Airlines, Portectionism, and the Shafted U.S. and Chinese Flying Public

In the Hutong
Contemplating my car’s dead battery
1103 hrs.
It’s winter again, which means it must be that time of year when the U.S. airline industry dives into yet another round of a game played on Capitol Hill called “We Should Get The New Air Route To China – And Not The Other Guys – Because…”

It is a battle that pits America’s giant, unwieldy, one-size-fits-all carriers against each other in a PR battle that enriches lobbyists and agencies and will result in the end in a handful of weekly flights between a U.S. city and either Beijing or Shanghai.

I won’t argue that ether Northwest, United, Continental, or American could make very profitable use of the routes. And if you’re an employee, shareholder, or frequent flyer of one of these airlines, the idea that one of them may get a new China route is probably appealing.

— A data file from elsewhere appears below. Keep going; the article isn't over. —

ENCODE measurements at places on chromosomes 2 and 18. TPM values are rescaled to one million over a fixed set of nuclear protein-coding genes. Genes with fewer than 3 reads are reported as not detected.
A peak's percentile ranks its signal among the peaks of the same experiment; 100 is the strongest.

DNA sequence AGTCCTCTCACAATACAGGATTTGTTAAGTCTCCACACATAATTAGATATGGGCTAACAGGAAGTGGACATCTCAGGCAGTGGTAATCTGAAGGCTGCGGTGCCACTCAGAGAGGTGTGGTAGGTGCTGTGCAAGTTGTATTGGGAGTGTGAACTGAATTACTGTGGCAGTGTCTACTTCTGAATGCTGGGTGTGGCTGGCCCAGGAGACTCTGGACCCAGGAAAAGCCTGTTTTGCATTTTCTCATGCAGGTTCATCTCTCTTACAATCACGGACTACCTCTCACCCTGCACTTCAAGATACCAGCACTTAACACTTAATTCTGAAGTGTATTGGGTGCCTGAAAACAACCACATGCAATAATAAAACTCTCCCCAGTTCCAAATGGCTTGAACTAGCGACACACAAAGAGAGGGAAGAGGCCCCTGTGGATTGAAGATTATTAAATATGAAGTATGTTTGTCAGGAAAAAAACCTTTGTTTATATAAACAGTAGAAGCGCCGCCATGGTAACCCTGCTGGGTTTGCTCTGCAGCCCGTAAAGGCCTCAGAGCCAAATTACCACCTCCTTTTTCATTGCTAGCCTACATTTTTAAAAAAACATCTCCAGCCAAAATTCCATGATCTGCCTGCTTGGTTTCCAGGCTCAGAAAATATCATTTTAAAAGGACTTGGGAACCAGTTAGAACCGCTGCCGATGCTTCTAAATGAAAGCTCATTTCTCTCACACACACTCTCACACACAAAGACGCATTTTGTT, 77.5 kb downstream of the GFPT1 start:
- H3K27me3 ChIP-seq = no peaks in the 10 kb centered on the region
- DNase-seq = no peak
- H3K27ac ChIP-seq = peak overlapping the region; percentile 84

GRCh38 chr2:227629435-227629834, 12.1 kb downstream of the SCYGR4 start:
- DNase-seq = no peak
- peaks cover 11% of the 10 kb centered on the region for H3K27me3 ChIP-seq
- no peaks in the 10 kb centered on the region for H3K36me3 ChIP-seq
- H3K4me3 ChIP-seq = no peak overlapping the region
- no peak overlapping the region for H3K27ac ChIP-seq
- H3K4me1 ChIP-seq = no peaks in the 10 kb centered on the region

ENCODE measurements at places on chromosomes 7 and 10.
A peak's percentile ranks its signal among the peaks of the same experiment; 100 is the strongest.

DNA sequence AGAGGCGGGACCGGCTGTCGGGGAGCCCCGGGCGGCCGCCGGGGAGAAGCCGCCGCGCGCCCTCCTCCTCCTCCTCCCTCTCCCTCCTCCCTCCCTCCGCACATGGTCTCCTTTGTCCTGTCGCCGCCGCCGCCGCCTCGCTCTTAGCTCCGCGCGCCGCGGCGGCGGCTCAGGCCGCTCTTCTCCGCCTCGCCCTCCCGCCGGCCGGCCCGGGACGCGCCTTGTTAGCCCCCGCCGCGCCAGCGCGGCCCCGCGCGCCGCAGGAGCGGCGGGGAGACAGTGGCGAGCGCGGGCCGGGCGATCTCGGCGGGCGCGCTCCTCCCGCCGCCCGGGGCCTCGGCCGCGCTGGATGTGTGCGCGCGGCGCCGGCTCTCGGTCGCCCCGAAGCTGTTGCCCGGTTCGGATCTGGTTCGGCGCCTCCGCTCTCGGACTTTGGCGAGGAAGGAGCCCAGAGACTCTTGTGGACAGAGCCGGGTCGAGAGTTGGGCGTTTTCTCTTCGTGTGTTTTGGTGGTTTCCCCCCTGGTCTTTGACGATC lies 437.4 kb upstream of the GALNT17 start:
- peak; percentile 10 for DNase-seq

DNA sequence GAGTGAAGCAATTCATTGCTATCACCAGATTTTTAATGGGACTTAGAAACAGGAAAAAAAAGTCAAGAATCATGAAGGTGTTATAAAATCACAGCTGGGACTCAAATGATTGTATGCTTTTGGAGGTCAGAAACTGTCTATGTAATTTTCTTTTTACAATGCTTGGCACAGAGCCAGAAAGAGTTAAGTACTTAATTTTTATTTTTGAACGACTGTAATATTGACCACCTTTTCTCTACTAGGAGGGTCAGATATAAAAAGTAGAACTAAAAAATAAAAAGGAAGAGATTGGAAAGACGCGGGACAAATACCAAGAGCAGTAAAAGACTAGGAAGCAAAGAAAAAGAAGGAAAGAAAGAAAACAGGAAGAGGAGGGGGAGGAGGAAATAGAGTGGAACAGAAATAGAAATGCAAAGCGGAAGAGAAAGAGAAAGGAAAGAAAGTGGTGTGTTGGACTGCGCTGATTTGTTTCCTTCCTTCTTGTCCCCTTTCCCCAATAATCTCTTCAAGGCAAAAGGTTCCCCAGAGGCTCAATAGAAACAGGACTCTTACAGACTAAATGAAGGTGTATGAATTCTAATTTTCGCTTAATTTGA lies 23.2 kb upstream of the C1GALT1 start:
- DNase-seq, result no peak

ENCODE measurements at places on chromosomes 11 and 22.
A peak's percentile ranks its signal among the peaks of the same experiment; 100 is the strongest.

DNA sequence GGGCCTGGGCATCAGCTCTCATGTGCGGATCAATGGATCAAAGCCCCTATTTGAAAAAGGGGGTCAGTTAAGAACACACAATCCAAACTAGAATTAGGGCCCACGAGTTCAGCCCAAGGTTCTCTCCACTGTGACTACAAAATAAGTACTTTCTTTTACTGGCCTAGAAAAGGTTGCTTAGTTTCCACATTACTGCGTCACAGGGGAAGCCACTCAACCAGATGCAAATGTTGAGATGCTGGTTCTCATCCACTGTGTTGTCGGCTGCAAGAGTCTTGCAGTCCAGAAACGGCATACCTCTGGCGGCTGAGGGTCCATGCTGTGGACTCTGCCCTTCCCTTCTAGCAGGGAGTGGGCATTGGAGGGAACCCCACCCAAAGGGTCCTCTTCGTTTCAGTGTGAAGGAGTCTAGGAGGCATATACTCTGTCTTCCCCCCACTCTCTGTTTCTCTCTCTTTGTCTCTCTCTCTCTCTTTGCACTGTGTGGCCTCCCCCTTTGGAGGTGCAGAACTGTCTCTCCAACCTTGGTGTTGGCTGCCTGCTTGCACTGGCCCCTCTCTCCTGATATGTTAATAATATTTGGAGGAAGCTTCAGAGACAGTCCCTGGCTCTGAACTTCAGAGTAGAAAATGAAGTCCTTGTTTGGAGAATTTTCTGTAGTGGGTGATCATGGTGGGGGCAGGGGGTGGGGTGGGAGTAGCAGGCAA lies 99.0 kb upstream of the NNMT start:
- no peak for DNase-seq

But to a lot of us, it means nothing more than just another bad choice when we have to figure out how to get to the U.S.

The fact is, given the choice, a lot of us would prefer to fly Singapore Airlines, Cathay Pacific, All Nippon, Virgin, or any of a range of “third country” airlines from Beijing to the U.S. This kind of thing happens elsewhere in Asia: to give just two examples, third country airlines like Singapore fly direct to the U.S. from Japan and Korea.

The reason it can’t happen in China is simple protectionism – both China and the US are working to protect their flag carriers.

Argue if you will about the imperfection of market mechanisms, particularly in a developing economy. Regardless, plitics should not stand in the way of a superior product or service experience and consumers who are willing to pay for it. That’s a simple principle that should apply regardless of whether the product in question is a technical innovation or merely better service.